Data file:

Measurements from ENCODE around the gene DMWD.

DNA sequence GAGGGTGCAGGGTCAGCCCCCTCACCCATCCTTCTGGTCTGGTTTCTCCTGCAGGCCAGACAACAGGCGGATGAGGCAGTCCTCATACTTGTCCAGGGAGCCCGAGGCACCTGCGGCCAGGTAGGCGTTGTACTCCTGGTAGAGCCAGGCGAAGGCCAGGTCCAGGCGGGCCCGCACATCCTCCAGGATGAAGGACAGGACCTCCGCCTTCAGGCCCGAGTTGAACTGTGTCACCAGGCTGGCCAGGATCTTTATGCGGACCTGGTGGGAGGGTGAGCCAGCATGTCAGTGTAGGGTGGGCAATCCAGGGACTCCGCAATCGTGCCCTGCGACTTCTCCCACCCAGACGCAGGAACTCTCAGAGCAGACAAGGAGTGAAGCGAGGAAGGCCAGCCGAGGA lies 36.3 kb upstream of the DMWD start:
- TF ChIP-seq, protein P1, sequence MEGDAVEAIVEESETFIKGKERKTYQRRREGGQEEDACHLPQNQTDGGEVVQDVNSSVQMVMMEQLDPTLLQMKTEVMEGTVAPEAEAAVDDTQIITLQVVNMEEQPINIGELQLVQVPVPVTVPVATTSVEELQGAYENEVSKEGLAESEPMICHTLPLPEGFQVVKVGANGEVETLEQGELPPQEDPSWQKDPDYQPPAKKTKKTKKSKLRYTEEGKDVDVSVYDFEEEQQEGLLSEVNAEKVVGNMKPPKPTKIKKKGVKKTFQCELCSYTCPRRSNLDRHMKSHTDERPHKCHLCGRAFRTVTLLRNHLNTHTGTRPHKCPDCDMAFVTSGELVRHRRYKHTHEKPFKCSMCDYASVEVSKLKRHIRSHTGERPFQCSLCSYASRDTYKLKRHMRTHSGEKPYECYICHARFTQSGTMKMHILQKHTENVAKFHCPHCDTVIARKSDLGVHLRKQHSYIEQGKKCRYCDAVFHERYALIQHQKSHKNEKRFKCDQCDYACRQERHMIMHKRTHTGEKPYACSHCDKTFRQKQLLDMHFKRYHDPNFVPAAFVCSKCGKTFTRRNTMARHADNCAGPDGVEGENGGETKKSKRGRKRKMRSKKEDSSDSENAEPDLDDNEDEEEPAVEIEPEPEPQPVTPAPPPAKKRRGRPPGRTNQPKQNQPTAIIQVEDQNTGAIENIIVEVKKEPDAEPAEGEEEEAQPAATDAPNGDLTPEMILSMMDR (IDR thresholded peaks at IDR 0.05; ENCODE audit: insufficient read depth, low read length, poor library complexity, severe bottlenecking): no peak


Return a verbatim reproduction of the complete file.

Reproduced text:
Measurements from ENCODE around the gene DMWD.

DNA sequence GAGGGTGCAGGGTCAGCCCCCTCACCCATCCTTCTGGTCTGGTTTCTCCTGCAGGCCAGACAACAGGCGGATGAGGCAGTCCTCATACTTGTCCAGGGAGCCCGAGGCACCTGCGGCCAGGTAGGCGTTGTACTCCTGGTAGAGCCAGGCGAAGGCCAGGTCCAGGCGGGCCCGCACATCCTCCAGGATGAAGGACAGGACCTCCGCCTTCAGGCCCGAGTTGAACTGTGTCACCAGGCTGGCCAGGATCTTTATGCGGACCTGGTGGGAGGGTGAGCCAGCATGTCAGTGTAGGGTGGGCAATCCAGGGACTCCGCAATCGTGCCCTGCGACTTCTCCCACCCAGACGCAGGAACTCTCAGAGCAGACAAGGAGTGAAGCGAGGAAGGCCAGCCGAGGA lies 36.3 kb upstream of the DMWD start:
- TF ChIP-seq, protein P1, sequence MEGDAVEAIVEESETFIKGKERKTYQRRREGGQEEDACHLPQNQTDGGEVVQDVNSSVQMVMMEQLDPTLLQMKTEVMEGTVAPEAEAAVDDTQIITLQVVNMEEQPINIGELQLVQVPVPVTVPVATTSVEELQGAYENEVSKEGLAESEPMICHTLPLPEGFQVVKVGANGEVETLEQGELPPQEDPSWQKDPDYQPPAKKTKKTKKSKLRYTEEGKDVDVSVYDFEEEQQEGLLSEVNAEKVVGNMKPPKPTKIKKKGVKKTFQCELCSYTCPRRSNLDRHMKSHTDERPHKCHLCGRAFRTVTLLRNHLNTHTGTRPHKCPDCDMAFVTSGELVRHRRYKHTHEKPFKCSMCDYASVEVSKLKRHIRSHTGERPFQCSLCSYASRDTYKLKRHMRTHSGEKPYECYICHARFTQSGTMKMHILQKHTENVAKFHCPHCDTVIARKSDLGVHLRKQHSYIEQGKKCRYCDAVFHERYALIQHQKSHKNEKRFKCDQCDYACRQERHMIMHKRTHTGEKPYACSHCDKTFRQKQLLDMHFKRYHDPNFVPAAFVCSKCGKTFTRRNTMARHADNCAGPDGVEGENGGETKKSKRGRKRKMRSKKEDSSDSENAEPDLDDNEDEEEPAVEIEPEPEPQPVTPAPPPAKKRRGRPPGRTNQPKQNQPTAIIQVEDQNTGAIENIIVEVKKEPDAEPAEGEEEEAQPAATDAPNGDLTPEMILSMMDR (IDR thresholded peaks at IDR 0.05; ENCODE audit: insufficient read depth, low read length, poor library complexity, severe bottlenecking): no peak